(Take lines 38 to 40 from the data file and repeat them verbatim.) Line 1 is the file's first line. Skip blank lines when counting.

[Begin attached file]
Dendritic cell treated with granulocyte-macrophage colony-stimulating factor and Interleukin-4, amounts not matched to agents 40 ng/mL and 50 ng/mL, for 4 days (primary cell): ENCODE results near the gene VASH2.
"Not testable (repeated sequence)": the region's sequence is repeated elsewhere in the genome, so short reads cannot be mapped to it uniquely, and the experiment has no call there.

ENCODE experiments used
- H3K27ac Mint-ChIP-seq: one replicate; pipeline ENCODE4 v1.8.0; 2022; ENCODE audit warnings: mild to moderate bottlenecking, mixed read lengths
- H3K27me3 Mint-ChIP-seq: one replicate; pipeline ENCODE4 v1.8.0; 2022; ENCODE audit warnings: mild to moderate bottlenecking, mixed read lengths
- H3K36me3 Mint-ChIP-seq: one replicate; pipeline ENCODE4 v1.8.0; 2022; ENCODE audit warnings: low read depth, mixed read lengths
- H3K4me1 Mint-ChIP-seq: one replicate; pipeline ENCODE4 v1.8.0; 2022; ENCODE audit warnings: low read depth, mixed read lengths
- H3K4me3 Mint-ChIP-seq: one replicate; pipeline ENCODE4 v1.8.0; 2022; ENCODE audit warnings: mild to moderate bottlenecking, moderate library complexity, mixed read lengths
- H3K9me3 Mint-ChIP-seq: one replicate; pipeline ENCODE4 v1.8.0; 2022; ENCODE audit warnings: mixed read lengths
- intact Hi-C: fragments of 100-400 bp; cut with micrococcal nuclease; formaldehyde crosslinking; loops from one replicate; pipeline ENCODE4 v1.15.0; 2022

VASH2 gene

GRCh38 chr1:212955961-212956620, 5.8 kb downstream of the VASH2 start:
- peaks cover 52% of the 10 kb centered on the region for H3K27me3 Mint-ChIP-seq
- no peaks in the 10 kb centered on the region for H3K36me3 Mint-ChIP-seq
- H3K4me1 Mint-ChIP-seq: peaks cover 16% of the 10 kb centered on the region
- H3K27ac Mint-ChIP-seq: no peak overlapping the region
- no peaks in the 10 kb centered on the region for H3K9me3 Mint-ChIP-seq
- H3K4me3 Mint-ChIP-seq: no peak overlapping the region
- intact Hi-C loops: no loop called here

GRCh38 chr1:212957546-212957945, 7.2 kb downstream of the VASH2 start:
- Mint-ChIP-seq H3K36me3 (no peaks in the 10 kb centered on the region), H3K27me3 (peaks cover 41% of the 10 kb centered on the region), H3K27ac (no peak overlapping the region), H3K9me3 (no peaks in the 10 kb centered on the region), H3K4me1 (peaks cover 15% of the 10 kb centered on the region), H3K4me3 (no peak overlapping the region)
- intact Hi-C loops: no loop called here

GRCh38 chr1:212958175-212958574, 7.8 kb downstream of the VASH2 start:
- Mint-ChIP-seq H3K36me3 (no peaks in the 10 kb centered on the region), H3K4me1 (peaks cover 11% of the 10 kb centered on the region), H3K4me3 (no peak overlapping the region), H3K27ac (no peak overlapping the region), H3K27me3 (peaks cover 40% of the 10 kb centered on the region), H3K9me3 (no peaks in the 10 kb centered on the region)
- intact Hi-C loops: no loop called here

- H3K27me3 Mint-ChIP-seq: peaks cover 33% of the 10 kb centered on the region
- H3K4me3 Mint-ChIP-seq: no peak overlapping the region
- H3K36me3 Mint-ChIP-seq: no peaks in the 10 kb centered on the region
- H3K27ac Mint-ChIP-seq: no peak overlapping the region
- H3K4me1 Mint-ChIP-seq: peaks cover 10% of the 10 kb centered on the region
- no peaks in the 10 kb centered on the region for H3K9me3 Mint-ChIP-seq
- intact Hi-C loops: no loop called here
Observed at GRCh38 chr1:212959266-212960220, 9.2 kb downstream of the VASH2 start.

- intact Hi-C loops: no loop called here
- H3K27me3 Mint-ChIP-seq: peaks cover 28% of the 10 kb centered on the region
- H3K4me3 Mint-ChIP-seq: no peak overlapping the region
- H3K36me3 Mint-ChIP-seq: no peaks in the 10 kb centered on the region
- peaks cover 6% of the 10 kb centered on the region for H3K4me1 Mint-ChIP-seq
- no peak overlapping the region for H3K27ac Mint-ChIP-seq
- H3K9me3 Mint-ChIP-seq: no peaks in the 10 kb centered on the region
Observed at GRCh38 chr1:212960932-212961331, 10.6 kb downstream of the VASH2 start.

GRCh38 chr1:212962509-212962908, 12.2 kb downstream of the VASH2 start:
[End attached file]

- peaks cover 6% of the 10 kb centered on the region for H3K4me1 Mint-ChIP-seq
- no peak overlapping the region for H3K27ac Mint-ChIP-seq
- H3K9me3 Mint-ChIP-seq: no peaks in the 10 kb centered on the region